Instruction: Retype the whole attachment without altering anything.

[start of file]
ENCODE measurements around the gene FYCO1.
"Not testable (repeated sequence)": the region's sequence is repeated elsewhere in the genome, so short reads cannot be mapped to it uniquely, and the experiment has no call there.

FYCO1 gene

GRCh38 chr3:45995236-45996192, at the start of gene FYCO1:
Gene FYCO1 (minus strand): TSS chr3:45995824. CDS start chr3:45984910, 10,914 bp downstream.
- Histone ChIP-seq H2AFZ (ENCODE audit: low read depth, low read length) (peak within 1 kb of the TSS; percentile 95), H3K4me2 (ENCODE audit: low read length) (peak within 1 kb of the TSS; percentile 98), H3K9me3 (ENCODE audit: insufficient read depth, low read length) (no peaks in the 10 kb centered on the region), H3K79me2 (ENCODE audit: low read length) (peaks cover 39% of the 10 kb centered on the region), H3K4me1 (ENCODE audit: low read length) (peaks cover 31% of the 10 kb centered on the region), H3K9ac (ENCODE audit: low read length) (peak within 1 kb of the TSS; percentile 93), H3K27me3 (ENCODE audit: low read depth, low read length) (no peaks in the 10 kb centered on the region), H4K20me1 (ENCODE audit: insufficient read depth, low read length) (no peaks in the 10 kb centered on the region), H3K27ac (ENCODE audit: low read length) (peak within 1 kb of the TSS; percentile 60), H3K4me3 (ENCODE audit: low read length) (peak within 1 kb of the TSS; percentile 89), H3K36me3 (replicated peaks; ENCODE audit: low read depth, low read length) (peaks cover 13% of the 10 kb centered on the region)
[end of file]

ENCODE measurements around the gene FYCO1.
"Not testable (repeated sequence)": the region's sequence is repeated elsewhere in the genome, so short reads cannot be mapped to it uniquely, and the experiment has no call there.

FYCO1 gene

GRCh38 chr3:45995236-45996192, at the start of gene FYCO1:
Gene FYCO1 (minus strand): TSS chr3:45995824. CDS start chr3:45984910, 10,914 bp downstream.
- Histone ChIP-seq H2AFZ (ENCODE audit: low read depth, low read length) (peak within 1 kb of the TSS; percentile 95), H3K4me2 (ENCODE audit: low read length) (peak within 1 kb of the TSS; percentile 98), H3K9me3 (ENCODE audit: insufficient read depth, low read length) (no peaks in the 10 kb centered on the region), H3K79me2 (ENCODE audit: low read length) (peaks cover 39% of the 10 kb centered on the region), H3K4me1 (ENCODE audit: low read length) (peaks cover 31% of the 10 kb centered on the region), H3K9ac (ENCODE audit: low read length) (peak within 1 kb of the TSS; percentile 93), H3K27me3 (ENCODE audit: low read depth, low read length) (no peaks in the 10 kb centered on the region), H4K20me1 (ENCODE audit: insufficient read depth, low read length) (no peaks in the 10 kb centered on the region), H3K27ac (ENCODE audit: low read length) (peak within 1 kb of the TSS; percentile 60), H3K4me3 (ENCODE audit: low read length) (peak within 1 kb of the TSS; percentile 89), H3K36me3 (replicated peaks; ENCODE audit: low read depth, low read length) (peaks cover 13% of the 10 kb centered on the region)